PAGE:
Re: accelerations

Thu, 11 Jan 1996 03:39:53 +0100 (CET)

Kurt Jonckheere writes :

>Paul Maley wrotes:
>>Kurt reports possible accelerations in 18096 (87-49B),...
>It seems that we have catched up this acceleration from the very beginning!

Which is great. Too bad there are some major gaps in the time coverage. 
We could use some more observers here. Who helps out ?

>>Per Kurt's message of January 7, I would offer up the thought that the 
>>accelerations may be caused by a leaky propellant valve rather than fuel 
>I wonder if you or someone else knows the exact mechanism of opening and
>closing the valves to see it this is possible.
>Some years ago we thought that another reason for accelerations might be
>a fuel leak through a hole formed by an impact of a meteorite.  

A leaky valve is indeed a possibility, and contrary to what Kurt thinks,
it was mentioned before in our newsletter Flash. Dr. Hermann Boehnhardt even
wrote an article about fuel leaks in (I think) Astrophysics and Space Science
in the seventies, using data from Jean Meeus and Horst Koehnke (all in the
PPAS now), and assuming a leaky valve. One of his results was (I think) that
the acceleration is caused mainly by the effects of the mass loss on the
moments of inertia. Another result was that better time coverage was needed
to check for the effects of external torques. So, it is quite important to
have daily coverage of these accelerations if we want to improve on models.

It should also be possible to deduce an order of magnitude estimate of the
force exerted by the outgassing, by taking into account the change or
semi major axis.

Certain Soviet rockets do suffer from corrosion. I remember reading some-
where (Spaceflight ?) that there were several cases of fragmentation ascribed 
to corrosive fuel (or oxydizer?) eating its way through pipes, which then 
comes into contact with oxydizer with an explosion as a result. I will have 
to look up where I read this. Maybe Jim Varney can shed some light on this, 
since he has access to this professional article about fragmentation. In any 
case, viewed the above, my guess would be that corrosion can be a reason for
certain accelerations. Just a guess ;-)

>- there seems to be no relation with major meteor showers 
>( something against this it that over the year the showers are still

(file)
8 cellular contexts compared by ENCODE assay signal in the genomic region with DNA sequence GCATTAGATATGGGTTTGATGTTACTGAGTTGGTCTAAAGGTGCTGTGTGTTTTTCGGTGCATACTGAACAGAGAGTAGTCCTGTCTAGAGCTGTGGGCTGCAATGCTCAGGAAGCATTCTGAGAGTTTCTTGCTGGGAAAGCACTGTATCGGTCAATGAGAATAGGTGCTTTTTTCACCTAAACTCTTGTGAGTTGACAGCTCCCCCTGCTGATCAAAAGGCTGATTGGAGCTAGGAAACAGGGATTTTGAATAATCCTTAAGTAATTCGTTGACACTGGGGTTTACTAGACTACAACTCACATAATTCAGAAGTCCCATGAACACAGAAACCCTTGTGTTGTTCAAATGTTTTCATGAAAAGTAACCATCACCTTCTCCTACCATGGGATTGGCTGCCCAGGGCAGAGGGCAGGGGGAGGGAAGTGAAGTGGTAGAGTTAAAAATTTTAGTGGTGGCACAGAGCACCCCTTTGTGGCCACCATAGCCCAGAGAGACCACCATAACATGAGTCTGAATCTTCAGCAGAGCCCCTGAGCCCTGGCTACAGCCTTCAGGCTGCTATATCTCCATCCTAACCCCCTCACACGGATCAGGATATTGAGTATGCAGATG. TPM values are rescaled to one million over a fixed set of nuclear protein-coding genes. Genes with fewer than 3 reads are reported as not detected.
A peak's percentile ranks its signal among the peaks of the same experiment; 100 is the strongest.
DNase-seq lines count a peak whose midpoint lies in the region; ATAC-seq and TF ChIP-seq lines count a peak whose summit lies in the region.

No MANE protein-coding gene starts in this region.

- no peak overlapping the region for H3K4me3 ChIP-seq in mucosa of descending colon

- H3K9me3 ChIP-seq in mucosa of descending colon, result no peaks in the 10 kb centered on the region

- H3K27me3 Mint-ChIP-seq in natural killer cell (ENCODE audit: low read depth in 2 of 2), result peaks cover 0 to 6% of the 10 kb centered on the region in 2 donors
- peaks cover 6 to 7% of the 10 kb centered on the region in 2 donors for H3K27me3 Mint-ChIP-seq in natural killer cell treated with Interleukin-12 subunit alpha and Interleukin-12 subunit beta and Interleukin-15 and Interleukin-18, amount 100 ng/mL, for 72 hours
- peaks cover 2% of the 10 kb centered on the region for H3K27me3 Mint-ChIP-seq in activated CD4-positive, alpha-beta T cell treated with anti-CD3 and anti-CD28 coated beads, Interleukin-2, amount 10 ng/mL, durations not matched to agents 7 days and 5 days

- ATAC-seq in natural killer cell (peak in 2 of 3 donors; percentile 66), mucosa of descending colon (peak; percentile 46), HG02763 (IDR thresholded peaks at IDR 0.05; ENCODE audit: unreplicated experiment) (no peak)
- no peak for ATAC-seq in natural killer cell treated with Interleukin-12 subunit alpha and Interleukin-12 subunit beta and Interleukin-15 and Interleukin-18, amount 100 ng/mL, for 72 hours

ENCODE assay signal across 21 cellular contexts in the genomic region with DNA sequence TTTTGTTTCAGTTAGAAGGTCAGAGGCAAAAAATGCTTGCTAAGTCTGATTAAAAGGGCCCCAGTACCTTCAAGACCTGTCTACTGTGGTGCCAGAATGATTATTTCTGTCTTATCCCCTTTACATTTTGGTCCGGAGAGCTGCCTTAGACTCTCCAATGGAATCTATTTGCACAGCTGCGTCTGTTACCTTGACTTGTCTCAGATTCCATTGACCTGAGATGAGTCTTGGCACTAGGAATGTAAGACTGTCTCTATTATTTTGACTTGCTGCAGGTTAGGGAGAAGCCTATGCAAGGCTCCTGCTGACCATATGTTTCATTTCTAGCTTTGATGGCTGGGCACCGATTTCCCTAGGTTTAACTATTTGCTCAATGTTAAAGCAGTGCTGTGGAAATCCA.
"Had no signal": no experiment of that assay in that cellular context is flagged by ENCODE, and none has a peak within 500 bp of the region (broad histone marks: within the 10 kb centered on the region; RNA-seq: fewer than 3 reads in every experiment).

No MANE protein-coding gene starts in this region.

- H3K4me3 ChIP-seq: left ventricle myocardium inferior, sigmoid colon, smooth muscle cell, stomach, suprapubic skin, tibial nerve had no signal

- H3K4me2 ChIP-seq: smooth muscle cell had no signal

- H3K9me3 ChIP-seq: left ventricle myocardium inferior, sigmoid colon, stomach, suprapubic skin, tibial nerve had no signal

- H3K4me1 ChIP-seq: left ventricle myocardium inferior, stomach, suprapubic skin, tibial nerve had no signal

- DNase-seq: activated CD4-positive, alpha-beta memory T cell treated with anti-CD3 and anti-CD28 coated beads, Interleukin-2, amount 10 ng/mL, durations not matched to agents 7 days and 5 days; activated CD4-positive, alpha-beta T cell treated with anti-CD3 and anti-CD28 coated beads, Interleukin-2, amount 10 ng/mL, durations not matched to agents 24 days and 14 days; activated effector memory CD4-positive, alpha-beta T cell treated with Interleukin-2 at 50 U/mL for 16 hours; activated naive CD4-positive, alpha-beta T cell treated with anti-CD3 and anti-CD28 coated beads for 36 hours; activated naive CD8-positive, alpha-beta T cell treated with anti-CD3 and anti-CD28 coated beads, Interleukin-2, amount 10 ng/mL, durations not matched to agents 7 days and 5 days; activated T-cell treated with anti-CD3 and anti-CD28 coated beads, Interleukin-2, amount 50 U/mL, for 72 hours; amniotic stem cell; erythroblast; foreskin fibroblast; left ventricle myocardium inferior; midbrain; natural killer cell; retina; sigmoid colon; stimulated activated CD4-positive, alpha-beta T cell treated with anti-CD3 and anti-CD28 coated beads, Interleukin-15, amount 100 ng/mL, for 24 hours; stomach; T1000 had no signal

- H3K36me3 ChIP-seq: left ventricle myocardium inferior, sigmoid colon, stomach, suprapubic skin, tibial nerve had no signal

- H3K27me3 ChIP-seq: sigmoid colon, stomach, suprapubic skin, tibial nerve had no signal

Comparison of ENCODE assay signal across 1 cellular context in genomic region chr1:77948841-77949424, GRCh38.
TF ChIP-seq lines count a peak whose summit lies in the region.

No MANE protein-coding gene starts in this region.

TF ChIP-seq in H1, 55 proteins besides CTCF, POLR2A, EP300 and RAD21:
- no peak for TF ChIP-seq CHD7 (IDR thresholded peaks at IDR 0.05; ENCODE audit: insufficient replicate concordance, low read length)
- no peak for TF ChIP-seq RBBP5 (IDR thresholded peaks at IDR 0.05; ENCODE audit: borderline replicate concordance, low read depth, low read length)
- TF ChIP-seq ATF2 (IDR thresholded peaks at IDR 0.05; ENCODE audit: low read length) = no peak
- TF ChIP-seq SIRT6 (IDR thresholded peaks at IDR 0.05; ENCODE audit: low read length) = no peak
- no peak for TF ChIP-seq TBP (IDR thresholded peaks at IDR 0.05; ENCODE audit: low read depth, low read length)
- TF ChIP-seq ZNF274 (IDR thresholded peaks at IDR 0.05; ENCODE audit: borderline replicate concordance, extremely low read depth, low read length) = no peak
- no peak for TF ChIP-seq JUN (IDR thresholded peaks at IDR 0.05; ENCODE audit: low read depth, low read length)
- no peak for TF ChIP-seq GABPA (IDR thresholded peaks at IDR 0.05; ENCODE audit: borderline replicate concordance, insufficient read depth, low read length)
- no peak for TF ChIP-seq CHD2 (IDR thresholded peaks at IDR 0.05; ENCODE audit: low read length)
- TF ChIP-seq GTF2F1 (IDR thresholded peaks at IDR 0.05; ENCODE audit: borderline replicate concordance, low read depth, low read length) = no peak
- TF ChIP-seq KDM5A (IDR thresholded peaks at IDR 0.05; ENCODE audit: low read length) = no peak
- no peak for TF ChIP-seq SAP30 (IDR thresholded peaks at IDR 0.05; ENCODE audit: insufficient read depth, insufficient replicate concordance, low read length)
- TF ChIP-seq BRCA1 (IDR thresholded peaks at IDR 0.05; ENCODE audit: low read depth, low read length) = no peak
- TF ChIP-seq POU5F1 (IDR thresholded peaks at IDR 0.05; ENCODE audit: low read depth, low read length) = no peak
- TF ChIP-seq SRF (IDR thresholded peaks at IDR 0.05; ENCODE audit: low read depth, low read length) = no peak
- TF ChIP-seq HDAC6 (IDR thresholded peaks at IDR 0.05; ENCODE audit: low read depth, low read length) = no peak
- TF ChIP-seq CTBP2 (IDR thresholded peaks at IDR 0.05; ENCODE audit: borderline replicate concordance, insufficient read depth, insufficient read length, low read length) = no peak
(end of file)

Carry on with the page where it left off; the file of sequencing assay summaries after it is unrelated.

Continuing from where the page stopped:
>  in minority compares with the daily activity)

And there is enough man-made debris out there. On the other hand, I
seem to remember there was a report of MIR being hit by Perseids a few
years back. Don't know if this was a hoax or not. And didn't ESA's
Olympus satellite (in geostationary orbit) start tumbling out of control
on August 11/12 (I forget the year) ? Hermann Boehnhardt, who was working
on the Olympus project at that time, didn't exclude the possibility of a
meteorite hit, when I asked him a few years back.
>-  a lot of objects have multiple accelerations! This is again confirmed
>by 87- 49 B and 88-53B.  I should think that this is difficult to explain
>with a hole because when a hole is formed all fuel escapes and there remains
>no fuel for later accelerations.  The idea of Paul can solve this if we 
>assume that when pressure lowers (as fuel escapes through the valve) the
>valve can close again.  When the valve mechanism suffers more from its age
>it might open again.

If the fuel goes through cycles of freezing and sublimatio due to different
lighting conditions, repeated accelerations can be explained. It may be worth
trying to calculate how much time the satellites spend in sunlight these
days. And see whether this time is exceptionally high. It is well known that
some of the MIDAS satellites went through cycles of acceleration/de-
celeration. There was a correlation between the time of the maxima of the
flash period and the angle between the sun and the ascending node of the
satellite's orbit. 

>I'm not sure but think that we assumed the thickness of the rocket 
>to be about 1 to 2 millimeters.

I don't remember where the thickness came into our very crude models ?

>Maybe it is a combination of valve-corrosion-impacts over the years...???

I'm not sure whether it means anything, but there are accelerations that
last for 2 weeks, and there are those that last for more than 1 year. 
Maybe those are caused by different things, or just a manifestation of
the same process, with different numbers ?

Now that Kurt has shed some new light on these accelerations, I hope to
work on the subject a bit more, as soon as I have more time (in 3 months
maybe ?). At that time I also hope to revive the DRAP project (Determi-
nation of Rotation Axis Project) that was started last year, but which 
has been dormant due to illness/lack of time. Knowing the temporal
evolution of the direction of the rotation axis should help establishing
whether external torques are involved in these accelerations. 

   Bart De Pontieu <>